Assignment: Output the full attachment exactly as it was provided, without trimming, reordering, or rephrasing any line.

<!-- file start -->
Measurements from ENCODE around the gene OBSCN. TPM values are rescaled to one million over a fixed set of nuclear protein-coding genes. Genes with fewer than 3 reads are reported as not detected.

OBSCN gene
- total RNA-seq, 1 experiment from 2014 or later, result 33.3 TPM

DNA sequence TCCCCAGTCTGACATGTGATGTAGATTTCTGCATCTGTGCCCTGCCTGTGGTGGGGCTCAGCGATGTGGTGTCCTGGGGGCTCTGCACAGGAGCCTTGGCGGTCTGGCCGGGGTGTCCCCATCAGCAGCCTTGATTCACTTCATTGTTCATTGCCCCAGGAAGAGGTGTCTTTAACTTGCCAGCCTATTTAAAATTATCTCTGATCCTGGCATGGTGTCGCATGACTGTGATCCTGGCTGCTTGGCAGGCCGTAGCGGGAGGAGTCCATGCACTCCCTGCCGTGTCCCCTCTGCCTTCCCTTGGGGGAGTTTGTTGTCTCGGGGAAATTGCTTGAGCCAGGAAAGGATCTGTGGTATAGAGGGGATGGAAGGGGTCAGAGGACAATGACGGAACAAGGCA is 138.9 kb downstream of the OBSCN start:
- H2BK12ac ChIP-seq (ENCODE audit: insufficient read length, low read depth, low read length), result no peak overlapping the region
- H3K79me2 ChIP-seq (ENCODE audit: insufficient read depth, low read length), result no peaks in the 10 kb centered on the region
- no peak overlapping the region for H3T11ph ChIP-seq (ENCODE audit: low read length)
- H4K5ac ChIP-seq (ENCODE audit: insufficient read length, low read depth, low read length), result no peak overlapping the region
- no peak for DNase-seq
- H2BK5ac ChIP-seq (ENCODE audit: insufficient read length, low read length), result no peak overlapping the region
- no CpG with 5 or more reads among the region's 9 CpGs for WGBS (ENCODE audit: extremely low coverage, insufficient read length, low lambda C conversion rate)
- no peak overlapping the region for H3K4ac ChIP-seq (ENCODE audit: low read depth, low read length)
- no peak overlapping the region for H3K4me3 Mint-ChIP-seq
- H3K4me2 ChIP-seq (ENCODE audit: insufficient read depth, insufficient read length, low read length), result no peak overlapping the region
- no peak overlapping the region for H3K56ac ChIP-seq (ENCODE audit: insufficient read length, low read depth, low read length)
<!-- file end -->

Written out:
Measurements from ENCODE around the gene OBSCN. TPM values are rescaled to one million over a fixed set of nuclear protein-coding genes. Genes with fewer than 3 reads are reported as not detected.

OBSCN gene
- total RNA-seq, 1 experiment from 2014 or later, result 33.3 TPM

DNA sequence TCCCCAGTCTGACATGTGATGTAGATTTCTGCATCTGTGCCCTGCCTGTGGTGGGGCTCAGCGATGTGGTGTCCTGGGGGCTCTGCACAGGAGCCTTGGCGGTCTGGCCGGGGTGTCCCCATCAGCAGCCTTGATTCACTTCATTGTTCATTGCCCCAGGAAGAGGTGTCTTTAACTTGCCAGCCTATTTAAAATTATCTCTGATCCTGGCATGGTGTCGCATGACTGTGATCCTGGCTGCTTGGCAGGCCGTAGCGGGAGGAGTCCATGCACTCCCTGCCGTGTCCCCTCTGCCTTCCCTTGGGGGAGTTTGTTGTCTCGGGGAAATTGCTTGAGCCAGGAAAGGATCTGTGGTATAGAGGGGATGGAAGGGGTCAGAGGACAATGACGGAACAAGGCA is 138.9 kb downstream of the OBSCN start:
- H2BK12ac ChIP-seq (ENCODE audit: insufficient read length, low read depth, low read length), result no peak overlapping the region
- H3K79me2 ChIP-seq (ENCODE audit: insufficient read depth, low read length), result no peaks in the 10 kb centered on the region
- no peak overlapping the region for H3T11ph ChIP-seq (ENCODE audit: low read length)
- H4K5ac ChIP-seq (ENCODE audit: insufficient read length, low read depth, low read length), result no peak overlapping the region
- no peak for DNase-seq
- H2BK5ac ChIP-seq (ENCODE audit: insufficient read length, low read length), result no peak overlapping the region
- no CpG with 5 or more reads among the region's 9 CpGs for WGBS (ENCODE audit: extremely low coverage, insufficient read length, low lambda C conversion rate)
- no peak overlapping the region for H3K4ac ChIP-seq (ENCODE audit: low read depth, low read length)
- no peak overlapping the region for H3K4me3 Mint-ChIP-seq
- H3K4me2 ChIP-seq (ENCODE audit: insufficient read depth, insufficient read length, low read length), result no peak overlapping the region
- no peak overlapping the region for H3K56ac ChIP-seq (ENCODE audit: insufficient read length, low read depth, low read length)